[Viewpoint] Where the North went wrong

Home > Opinion > Columns

print dictionary print

[Viewpoint] Where the North went wrong

I had mixed feelings as I covered Kim Jong-il’s fifth visit to China last week. The five-day, four-night trip was a complicated one.

In retrospect, I felt exactly the same when I visited Dandong - the Chinese city bordering Sinuiju, North Korea - in 2007 and again in December 2009.

This time around, it was uncomfortable to see the chairman of the North’s National Defense Commission touring the bustling Chinese industrial towns of Dalian and Tianjin.

The motorcade of over 50 luxury sedans rolling through the streets of the Chinese capital of Beijing - which were lined with high-rise buildings, a testament to its progress - evoked bitter feelings.

China has accomplished an astonishing level of economic development through market reform and openness over the last three decades. Chairman Kim was so impressed by the country’s prosperity and advancement that he called it a “cataclysmic change.”

In contrast, North Korea has been keeping itself shut off from the outside world, advocating the juche ideology of self-reliance. The juxtaposition between China and North Korea was very distinct on the trip, and the contrast made me uneasy.

The differing outcomes for each country can be traced to the ruling styles of the two leaders, who were both born in 1942. The lives of North Korean leader Kim Jong-il and Chinese President Hu Jintao have certain similarities, though they also feature crucial differences.

Both leaders graduated from the most prestigious university in their respective countries. Kim Jong-il went to Kim Il Sung University, and Hu Jintao was educated at Tsinghua University. Chairman Kim majored in political science and is an expert in propaganda and ideology. President Hu, in contrast, is a technocrat with a science and engineering background and solid experience in industrial fields.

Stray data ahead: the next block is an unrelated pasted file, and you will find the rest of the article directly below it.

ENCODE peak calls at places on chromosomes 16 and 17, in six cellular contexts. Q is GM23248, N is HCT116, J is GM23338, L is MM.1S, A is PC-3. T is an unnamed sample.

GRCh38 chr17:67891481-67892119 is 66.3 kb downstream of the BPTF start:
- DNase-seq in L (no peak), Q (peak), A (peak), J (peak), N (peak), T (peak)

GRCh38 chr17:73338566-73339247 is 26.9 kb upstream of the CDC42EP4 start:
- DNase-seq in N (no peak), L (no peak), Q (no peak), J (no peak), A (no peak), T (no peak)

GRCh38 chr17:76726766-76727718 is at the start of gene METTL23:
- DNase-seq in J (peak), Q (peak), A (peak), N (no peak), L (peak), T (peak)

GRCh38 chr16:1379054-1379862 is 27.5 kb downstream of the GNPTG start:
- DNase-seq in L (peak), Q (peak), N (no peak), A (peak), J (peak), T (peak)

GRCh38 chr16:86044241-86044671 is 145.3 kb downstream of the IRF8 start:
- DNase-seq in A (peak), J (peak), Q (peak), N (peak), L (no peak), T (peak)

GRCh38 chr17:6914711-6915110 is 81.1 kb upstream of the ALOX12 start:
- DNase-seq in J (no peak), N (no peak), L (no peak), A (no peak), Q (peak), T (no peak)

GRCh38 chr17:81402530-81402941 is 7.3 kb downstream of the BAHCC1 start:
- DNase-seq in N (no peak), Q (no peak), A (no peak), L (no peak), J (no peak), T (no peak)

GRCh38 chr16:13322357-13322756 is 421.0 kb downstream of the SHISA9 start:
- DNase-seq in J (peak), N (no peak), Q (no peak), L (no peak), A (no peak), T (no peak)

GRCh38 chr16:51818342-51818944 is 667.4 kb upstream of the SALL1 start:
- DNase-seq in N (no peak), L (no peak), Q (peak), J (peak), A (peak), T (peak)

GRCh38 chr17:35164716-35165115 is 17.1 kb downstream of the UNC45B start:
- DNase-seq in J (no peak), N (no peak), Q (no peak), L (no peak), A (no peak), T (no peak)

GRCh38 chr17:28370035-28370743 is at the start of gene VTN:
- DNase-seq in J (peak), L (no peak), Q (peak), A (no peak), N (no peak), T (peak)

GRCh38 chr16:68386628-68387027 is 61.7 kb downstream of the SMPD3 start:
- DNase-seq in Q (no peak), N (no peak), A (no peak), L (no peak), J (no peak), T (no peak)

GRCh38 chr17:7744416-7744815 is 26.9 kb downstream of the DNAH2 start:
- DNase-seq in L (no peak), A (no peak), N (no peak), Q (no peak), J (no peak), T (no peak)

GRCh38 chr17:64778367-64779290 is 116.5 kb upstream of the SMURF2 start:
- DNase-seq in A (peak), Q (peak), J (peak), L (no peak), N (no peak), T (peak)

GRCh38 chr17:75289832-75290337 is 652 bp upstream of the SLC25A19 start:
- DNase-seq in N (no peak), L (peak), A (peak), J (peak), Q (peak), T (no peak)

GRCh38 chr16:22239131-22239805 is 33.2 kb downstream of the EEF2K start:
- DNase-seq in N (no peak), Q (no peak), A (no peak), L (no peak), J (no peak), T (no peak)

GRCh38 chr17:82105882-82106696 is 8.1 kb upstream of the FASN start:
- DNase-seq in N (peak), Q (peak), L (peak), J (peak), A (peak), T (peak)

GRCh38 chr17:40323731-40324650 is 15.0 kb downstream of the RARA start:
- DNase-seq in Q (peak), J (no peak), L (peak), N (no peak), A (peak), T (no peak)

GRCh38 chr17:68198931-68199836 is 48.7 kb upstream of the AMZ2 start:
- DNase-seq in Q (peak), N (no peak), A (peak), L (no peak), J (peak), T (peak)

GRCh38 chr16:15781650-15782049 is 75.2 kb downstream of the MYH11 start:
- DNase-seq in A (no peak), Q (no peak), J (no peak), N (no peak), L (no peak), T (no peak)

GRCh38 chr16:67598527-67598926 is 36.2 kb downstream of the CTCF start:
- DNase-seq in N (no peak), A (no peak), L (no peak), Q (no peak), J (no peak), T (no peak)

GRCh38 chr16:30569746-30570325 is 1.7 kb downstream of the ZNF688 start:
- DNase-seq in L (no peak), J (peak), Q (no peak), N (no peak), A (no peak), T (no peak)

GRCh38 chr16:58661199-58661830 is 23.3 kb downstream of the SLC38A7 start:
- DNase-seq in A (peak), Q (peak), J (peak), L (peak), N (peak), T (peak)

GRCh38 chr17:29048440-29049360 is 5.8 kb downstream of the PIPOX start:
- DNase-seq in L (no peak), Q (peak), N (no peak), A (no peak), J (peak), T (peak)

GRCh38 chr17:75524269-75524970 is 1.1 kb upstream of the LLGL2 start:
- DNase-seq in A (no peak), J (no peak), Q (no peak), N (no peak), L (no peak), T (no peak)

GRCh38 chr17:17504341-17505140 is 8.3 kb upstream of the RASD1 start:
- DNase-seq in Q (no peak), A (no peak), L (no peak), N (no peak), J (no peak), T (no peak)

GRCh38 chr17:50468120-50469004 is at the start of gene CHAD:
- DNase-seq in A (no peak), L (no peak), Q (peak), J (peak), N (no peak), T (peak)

In the early 1980s, Kim and Hu were standing at a similar starting point. Kim was selected as the heir to North Korean leader Kim Il Sung in 1980; Hu was recognized for his competency and was promoted to the position of the secretary of the Communist Youth League.

However, the two leaders are facing reality from completely different positions 30 years later.

President Hu practices a CEO-style leadership and values the process of searching for a solution based on established facts. He is the leader who solved the long-cherished task of fully feeding the people. His focus on humanism is garnering the support of the Chinese people. Also, China has become the world’s hottest market, and people and money from around the world are flocking into the country to realize the “China Dream.”

Today, China is the only country in the world that is able to stand up to the United States. Through peaceful discussion within the Communist Party of China, Beijing internally selected a successor without generating too much controversy.

So how has Kim fared? He has adhered to a dogmatic ruling style. And, because of that, he has failed to accomplish proper reform and has shifted accountability for failure to Korea and the United States.

Kim Jong-il is not providing his people with rice and soup. So many North Koreans choose to defect primarily because of the extreme poverty and starvation they face.

Moreover, Kim Jong-il is getting ready to hand over power to one of his sons. A three-generation power transfer is something that can only be found in a country with a monarchy.

When Kim Jong-il met with Hu Jintao this time, the North Korean leader made a significant remark: “I have come back to China after four years, and this time, I am able to newly understand and appreciate the remarkable development that China has accomplished.”

He also reportedly confessed that it was his duty to improve the standard of living for the people of North Korea.

At the moment, it is unclear if Kim Jong-il will be able to make another visit to China in his lifetime. However, he has already made five tours of China so far, and they must have been enough for him to realize how the country was able to achieve such glorious economic development and why North Korea is struggling.

The time has come for the North Korean leader to show that the country is changing by actually practicing reform rather than just talking about it.

Chairman Kim Jong-il does not have much time to prove himself.

*Translation by the JoongAng Daily staff.
The writer is the Beijing correspondent of the JoongAng Ilbo.

By Chang Se-jeong
Log in to Twitter or Facebook account to connect
with the Korea JoongAng Daily
help-image Social comment?
lock icon

To write comments, please log in to one of the accounts.

Standards Board Policy (0/250자)